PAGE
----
"That’s an absolute advantage," said an AFC offensive coordinator. "At least they can get down the terminology, see formations and look at pictures. None of that will change, so that gives them an edge."

But I'm not sure how much it means if you don't have someone to help you with calls or walk you through exercises. In essence, it's like showing up the first day of school, getting handed a 100-page homework assignment, then going home to sit for weeks, maybe months, trying to figure it all out. You might be OK if there were a lifeline to call, but there isn’t. Nobody can help … or, at least, nobody is supposed to.

Rookie QBs like Jake Locker are already behind the daunting learning curve that passers face when jumping to the NFL. (Getty Images)  
Rookie QBs like Jake Locker are already behind the daunting learning curve that passers face when jumping to the NFL. (Getty Images)  
One head coach I consulted said he believes assistants probably are communicating with players ("There's just too much you read about not to believe it's going on," he said), but so what? There's no face-to-face communication or on-the-field instruction to help with mechanics, techniques, formations and reading defenses.

Basically, there's no nothing, and I don't see how that does anything but retard the development of someone like Newton, who won a Heisman Trophy in a spread offense, ran more than he threw in his career at Auburn and the University of Florida and is in urgent need of tutoring because he's expected to be the starter in Carolina.

The Panthers may not admit that, but that's how it goes when you're the first pick of the draft, and Jimmy Clausen is the competition.

One GM said, "My question is: Do they start him from Day One? Or do they put him behind Clausen and let him learn, working him in by the eighth game or so. Or do they roll out both -- having, in essence, a two-quarterback system, that's not real popular but might be necessary.

"We don't know how quickly he'll pick things or what they'll throw him, but I guarantee it will be limited. And that will affect what Carolina is able to do. Because when you limit what you give the quarterback you limit the offense in general because he's the trigger man, and I want to see how that plays out over time.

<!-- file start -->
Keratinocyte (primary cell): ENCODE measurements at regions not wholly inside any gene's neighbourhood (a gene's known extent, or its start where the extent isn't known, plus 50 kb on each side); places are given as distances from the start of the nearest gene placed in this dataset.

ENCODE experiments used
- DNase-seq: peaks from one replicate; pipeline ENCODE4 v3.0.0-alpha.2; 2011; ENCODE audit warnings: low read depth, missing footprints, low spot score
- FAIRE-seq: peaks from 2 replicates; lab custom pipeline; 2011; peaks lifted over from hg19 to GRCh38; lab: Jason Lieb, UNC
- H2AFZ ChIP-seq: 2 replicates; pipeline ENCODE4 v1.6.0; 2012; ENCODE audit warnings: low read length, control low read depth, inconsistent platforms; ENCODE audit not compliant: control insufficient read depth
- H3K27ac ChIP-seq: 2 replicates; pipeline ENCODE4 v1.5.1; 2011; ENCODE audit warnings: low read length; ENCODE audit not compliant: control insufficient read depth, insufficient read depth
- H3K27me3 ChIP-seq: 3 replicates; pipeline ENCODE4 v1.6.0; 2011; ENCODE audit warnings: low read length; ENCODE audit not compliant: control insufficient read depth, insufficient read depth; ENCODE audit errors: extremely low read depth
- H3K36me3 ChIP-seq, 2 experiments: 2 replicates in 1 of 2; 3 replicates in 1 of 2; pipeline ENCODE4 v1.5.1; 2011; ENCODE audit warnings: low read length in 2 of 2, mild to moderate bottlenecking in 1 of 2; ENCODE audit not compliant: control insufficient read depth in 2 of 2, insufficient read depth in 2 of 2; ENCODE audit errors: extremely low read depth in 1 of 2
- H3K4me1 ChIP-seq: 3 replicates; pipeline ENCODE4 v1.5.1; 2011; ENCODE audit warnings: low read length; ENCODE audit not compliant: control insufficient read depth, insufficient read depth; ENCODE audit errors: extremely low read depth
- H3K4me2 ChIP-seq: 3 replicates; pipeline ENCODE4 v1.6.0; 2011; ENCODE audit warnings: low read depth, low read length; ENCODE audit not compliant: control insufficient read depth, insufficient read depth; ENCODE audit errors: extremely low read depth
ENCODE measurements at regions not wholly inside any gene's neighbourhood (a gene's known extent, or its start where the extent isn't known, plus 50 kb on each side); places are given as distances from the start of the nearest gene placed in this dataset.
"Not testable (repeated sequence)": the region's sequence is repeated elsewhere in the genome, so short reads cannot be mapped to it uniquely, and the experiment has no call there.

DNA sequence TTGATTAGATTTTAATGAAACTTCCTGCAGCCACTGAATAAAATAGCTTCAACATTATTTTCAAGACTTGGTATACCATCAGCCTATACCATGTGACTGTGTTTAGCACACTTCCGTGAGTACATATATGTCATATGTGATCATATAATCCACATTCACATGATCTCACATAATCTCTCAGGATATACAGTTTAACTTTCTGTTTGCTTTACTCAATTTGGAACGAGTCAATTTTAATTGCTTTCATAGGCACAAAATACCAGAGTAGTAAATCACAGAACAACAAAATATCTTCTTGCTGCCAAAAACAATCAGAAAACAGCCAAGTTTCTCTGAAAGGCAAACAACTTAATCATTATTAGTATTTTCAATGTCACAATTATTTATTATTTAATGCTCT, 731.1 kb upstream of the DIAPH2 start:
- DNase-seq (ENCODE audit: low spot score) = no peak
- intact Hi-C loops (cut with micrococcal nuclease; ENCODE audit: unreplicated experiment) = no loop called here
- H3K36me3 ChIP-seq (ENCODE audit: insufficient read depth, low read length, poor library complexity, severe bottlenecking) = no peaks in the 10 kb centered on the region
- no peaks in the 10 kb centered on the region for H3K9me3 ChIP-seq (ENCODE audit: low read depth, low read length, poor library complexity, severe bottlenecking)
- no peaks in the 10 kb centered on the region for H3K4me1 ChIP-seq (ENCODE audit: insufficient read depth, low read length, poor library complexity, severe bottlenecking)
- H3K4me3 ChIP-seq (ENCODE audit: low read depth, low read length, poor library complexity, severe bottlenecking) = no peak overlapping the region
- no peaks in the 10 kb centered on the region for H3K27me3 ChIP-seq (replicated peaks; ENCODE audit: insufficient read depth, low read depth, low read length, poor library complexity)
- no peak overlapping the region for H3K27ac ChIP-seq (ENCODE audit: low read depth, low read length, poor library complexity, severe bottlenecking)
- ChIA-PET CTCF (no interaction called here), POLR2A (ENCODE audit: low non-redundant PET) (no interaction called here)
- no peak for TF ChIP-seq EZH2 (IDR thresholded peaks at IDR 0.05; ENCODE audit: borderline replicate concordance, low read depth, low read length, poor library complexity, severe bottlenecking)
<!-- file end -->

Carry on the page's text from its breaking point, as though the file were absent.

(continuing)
"They might give him 30 plays where he would have had 300, and maybe those 30 are effective. But this is going to work both ways because if you're a defense facing the guy you're going to throw everything but the kitchen sink at him, and he'll do what he can to survive -- like throwing the 'out' or run and scramble.

"The key is what these guys are missing mentally -- because that is everything. The quarterbacks who achieved the most in this game, like Peyton Manning, Tom Brady, Drew Brees, Philip Rivers, Ben Roethlisberger and Aaron Rodgers, all talk about how much they study in the offseason, and it shows. Because when you understand, you're confident. That comes with experience, but it comes with a lot of hard work, too."

Unfortunately for guys like Newton, Gabbert, Locker, Ponder and Cincinnati's Andy Dalton -- all rookie quarterbacks who could start this season -- the only work they do is on their own. And no matter what that is, it can't replicate what they could accomplish at their teams' headquarters.

No one is ready to say it's too late to make them ready for this season, but no one is prepared to say they aren't staring at an enormous learning curve, either. "No question, these guys are handicapped," the GM said. "A lot of this is going to depend on what we have for a training camp. If we have a normal one, the rookie quarterback is still going to be behind because he missed everything in the offseason. If we have half a training camp or two weeks to get ready, you're going to have a disaster for most of the season -- especially if you want him to start."

Bottom line?

"Bottom line," said an NFC head coach, "if you're a rookie quarterback, and you're looking to start, your back is against the wall."